REVIEW: ALISON MAY “EARNEST KEEP”

Alison May Earnest Keep REVIEW: ALISON MAY EARNEST KEEP

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I think it’s time that I move on, step into who I am while I still can, croons Alison May in “Echo.” And indeed, discovering this artist’s soul will leave listeners nothing short of hypnotized by her masterful debut, Earnest Keep.

Hailing from Texas—now based in Oakland, California—the singer/songwriter’s penchant for music dates back to her pre-teen years. Drawing inspiration from artists like Nick Drake, Jackson Browne, and Deb Talan as well as her college music education, May has fashioned her own country folk sound through her skillful acoustics and remarkable voice. Not surprisingly, the powerful combination has astounded audiences during performances, inciting positive reviews by Southern California’s Music In Press.

Earnest Keep was released on January 22nd 2013 under the music label Misery Loves Company. What ensues are twelve folk rock tracks which emanate intimacy and emotion via May’s breathtaking delivery. If her instrumental skill isn’t enough to impress, her alluring voice reminiscent of Alanis Morissette is sure to command attention. Tracks like “Michael’s Song” and “Echo” address identity, while “Behind the Dam” packs a get-even attitude. Relationships are explored through the domestic life story that is “What A Life,” as well as through the contradicting emotions incited by love in “Brick.” Nods to history are witnessed in the gentle yet somber “Ellis,” as “Dorian” pays homage to Oscar Wilde’s literary masterpiece. Although present throughout on different levels, the likeness to Alanis’s voice can especially be heard in tracks like “Based On What I Thought I Saw” and the upbeat, piano-backed “A Good Stone.”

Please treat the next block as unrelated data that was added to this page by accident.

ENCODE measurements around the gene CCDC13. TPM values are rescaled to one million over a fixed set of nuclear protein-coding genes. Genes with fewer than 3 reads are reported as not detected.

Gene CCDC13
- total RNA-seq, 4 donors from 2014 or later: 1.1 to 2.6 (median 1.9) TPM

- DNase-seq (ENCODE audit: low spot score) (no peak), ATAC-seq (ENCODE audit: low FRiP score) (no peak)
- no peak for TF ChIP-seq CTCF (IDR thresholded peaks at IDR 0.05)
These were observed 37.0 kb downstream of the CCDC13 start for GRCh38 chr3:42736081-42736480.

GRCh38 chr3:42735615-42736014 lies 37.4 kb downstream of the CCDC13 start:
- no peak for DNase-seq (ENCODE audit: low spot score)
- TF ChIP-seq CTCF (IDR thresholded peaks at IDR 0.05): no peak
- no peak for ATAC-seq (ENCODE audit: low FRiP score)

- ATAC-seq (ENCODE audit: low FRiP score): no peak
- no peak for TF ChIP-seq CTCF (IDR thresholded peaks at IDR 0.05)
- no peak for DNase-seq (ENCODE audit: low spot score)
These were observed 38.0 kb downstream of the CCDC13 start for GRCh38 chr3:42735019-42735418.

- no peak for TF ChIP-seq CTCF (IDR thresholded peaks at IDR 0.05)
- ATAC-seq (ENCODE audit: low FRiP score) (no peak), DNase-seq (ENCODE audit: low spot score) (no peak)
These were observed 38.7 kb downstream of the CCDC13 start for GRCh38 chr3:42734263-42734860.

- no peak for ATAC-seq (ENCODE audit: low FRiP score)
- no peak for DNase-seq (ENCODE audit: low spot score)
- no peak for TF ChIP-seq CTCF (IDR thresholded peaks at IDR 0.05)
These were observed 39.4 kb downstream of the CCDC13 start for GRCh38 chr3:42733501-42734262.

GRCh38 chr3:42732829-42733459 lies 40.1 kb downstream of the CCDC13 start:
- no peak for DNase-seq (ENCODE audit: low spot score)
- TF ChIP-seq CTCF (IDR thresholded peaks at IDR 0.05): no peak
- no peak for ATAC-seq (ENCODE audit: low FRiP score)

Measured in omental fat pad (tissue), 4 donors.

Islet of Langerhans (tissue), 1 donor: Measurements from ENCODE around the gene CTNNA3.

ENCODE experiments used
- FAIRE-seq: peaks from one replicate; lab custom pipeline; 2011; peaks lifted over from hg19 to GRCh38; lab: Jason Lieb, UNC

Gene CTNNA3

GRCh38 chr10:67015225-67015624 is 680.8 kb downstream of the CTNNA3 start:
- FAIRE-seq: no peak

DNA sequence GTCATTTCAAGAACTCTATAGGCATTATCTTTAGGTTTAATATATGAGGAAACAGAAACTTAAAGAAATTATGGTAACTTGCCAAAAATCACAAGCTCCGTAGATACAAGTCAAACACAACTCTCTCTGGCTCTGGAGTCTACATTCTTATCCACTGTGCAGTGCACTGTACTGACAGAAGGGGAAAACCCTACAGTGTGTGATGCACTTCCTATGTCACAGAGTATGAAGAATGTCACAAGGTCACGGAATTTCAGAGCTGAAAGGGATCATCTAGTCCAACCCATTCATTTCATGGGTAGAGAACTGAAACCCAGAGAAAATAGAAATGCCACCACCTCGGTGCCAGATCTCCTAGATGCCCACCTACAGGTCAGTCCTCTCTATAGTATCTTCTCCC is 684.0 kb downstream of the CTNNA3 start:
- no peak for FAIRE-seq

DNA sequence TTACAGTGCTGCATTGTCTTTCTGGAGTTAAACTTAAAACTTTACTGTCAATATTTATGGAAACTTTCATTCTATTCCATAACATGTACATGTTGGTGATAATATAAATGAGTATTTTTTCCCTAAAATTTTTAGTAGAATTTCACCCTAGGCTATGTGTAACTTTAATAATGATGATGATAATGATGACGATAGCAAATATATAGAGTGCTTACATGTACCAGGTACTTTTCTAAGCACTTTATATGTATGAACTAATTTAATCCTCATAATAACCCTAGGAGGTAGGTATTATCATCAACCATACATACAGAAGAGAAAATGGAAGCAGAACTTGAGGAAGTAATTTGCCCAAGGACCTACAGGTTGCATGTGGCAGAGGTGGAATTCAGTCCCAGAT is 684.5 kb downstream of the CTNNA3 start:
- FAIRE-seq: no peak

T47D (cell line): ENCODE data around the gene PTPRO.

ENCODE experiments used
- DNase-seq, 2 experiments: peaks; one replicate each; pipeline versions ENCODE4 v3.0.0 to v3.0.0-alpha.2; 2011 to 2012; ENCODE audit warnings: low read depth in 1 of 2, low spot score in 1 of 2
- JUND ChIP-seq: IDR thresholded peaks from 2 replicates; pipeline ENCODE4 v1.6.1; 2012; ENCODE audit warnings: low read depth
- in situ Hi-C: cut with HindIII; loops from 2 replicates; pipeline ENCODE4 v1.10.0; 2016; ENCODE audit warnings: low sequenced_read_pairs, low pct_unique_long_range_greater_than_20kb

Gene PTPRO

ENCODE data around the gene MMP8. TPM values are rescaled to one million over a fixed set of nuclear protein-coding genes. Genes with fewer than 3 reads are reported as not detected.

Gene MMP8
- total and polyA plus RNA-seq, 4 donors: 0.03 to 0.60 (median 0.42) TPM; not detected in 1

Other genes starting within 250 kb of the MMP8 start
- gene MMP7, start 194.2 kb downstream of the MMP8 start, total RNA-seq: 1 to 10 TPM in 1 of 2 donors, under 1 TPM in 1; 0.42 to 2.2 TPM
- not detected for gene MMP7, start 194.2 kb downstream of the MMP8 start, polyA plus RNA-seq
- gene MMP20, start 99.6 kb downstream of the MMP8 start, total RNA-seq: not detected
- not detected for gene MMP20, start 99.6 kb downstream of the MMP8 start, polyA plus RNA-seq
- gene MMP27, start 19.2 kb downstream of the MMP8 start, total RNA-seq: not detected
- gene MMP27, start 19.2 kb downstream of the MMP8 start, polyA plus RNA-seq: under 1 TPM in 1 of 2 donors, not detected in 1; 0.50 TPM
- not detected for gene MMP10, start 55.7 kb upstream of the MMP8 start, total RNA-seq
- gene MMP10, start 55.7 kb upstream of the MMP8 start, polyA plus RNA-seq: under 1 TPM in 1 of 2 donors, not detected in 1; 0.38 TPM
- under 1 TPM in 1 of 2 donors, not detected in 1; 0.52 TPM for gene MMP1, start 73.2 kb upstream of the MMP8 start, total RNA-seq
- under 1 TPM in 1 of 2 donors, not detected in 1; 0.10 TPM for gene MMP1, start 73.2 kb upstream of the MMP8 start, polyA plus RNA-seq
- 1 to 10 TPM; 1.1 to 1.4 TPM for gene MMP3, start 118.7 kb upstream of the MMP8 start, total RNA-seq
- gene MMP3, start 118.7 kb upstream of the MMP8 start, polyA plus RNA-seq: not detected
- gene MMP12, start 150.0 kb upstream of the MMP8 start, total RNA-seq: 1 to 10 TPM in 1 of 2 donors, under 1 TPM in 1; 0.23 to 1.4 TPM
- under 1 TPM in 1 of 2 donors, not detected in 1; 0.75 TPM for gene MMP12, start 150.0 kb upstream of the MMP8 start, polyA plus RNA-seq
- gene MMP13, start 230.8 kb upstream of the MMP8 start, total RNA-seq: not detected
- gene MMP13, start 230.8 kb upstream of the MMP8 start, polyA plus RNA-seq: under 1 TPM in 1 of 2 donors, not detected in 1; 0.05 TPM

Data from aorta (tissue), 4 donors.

Fans of artists like Sera Cahoone, Laura Gibson, and/or country folk rock in general will be drawn to May’s personal approach. Her heartfelt work is testament to her own appreciation and belief in the importance of being earnest—Wilde would approve. A debut of such depth and magnitude sets the stage for much anticipation.

 Review by: Natacha Pavlov

 

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